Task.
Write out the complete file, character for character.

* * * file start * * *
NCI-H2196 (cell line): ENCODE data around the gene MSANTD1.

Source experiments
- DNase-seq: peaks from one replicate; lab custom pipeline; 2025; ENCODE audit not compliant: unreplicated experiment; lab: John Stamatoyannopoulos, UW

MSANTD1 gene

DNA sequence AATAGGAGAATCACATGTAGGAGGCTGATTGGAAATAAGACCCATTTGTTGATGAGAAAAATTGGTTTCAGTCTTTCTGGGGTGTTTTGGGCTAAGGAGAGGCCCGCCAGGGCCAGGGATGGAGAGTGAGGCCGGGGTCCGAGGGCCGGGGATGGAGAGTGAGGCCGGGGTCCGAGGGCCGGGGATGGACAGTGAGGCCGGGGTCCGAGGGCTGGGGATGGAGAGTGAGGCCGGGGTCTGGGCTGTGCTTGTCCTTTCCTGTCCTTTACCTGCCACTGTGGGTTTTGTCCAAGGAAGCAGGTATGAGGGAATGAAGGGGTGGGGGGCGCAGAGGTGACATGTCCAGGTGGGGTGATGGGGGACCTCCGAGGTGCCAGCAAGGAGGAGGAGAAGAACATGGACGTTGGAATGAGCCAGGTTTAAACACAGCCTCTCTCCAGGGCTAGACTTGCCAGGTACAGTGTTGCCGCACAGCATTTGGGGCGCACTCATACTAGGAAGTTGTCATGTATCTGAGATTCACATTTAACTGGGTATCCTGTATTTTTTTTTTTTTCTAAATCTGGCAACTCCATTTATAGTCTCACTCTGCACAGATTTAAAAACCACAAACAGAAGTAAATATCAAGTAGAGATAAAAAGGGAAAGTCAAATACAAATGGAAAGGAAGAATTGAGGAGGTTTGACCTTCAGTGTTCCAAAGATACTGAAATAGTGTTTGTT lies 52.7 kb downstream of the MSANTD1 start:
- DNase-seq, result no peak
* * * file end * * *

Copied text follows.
NCI-H2196 (cell line): ENCODE data around the gene MSANTD1.

Source experiments
- DNase-seq: peaks from one replicate; lab custom pipeline; 2025; ENCODE audit not compliant: unreplicated experiment; lab: John Stamatoyannopoulos, UW

MSANTD1 gene

DNA sequence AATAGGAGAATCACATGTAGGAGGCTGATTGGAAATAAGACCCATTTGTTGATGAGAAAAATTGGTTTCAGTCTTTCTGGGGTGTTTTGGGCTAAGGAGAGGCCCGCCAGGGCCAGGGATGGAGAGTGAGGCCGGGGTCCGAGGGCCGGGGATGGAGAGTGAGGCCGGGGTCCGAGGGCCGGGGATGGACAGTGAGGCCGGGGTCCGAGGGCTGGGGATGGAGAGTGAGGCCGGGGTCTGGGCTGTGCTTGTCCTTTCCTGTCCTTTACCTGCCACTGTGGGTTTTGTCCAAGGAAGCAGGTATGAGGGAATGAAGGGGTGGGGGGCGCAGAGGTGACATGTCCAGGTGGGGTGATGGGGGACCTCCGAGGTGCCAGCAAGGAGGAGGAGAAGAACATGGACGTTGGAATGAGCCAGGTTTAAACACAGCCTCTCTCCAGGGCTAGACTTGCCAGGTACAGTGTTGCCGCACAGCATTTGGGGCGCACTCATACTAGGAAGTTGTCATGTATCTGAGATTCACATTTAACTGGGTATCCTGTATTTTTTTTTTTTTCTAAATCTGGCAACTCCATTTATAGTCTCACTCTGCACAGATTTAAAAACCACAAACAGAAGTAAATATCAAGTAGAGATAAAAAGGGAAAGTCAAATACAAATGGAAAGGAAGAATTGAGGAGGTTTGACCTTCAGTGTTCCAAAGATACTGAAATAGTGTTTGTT lies 52.7 kb downstream of the MSANTD1 start:
- DNase-seq, result no peak